BEIJING - Even as some travel destinations struggle to attract tourists, flocks of Chinese are expected to go overseas during the National Day holiday, according to the country's top tourism think tank.
The China Tourism Academy, a research institute, forecasts that 2.2 million Chinese tourists will travel overseas during the weeklong holiday that starts on Oct 1.
The number of outbound tourists is expected to increase by a double-digit percentage above what it was in the same period this past year, the academy said. And travelers during the holiday are expected to spend $950 each on average, or $2.1 billion in total.
"Outbound travel has become more attractive to the Chinese since some overseas destinations are not as expensive as domestic resorts, which are usually not comfortable places to visit because too many people go to them during the holiday," Dai Bin, head of the academy, said in an interview with China Central Television.
According to the academy, the Maldives, Phuket Island in Thailand, Bali Island in Indonesia, Hong Kong and South Korea are expected to be among the destinations preferred by Chinese mainland tourists during the holiday.
They will be popular because they can provide both good accommodations and tax deductions to Chinese tourists who buy luxury goods. Dai also noted that such places are offering more services in Mandarin.
The holiday boom in travel has also helped the tourism industry to regain some of the momentum it lost during a year of natural disasters and political turmoil.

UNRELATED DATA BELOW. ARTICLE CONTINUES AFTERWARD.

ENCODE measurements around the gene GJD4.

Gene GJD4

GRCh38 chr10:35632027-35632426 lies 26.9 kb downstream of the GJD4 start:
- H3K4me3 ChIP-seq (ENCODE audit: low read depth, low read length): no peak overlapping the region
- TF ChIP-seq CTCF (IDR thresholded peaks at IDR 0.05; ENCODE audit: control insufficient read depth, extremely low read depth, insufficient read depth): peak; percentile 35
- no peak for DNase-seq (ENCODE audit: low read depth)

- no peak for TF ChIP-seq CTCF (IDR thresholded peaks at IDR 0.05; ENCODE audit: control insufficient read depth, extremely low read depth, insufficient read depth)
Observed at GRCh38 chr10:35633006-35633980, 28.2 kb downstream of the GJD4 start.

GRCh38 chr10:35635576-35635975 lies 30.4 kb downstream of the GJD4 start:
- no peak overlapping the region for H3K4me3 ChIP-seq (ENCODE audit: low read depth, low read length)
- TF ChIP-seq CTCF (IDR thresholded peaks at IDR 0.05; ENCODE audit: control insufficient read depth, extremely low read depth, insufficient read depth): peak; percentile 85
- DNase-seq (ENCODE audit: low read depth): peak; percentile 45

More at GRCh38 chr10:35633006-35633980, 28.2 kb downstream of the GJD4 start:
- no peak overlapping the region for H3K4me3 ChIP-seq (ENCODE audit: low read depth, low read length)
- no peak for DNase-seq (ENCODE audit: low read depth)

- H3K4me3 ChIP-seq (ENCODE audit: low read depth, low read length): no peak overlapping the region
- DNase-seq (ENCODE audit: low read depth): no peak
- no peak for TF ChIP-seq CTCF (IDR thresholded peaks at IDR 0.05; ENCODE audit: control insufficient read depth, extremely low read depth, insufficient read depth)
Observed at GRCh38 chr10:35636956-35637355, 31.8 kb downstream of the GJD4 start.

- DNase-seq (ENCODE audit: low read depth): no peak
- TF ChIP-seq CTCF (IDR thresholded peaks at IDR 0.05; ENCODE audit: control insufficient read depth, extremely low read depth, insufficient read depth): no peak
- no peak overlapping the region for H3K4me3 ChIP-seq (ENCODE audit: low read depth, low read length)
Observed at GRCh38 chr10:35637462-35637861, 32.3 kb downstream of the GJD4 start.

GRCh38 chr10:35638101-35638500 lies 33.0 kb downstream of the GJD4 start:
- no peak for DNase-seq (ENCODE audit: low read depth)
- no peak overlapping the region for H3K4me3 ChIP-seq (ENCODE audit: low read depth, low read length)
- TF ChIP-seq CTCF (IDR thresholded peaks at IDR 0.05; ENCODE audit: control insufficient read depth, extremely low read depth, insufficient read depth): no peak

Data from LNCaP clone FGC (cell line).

"For the month of October, we have seen better sales of tours to Japan," said Yao Yao, marketing manager with the Beijing-based tour company China Comfort Travel.
Yao said the country is recovering gradually from the devastating tsunami that hit its northeast coast and damaged a nuclear power plant in March, leading to a radiation leak. That steady improvement has helped to alleviate the public's fears about traveling in the country.
Dong Xiang, deputy manager of China Travel Service's outbound tourism department, said the number of tourists who plan to go to Japan in October exceeds the number who went in the past three months, although it is still far below the number of tourists who went to Japan in October 2010.
"The market has not completely recovered," Dong said. "But it has bounced back more quickly than we thought."
Egypt, which was once the most popular destination in Africa among the Chinese, has also had trouble attracting tourists. Rather than disasters, though, its difficulties stem from unstable politics.
Wang Di, manager of the Beijing Tourism Group's Middle East and Africa tourism department, said it has been difficult in recent times to sell tours to Egypt.
"Clients think it's not wise to travel to a country where a government authority has not yet established," Wang said.
Even so, Wang said tourists, rather than abandon their travel plans, will usually travel to alternative destinations. In Africa, that tendency has been a boon to countries such as Kenya and South Africa.
Last year, the number of Chinese travelers going overseas hit 57.39 million, which was up by 20.4 percent above the number for the previous year, according to the China National Tourism Administration.
According to the Pacific Asia Travel Association, a non-profit travel trade association in the area, travelers in China spend $55 billion abroad every year. Fifteen years ago, the figure was $8 billion.
In 2010, China came in fourth in a ranking of countries whose citizens spend the most in their overseas travels.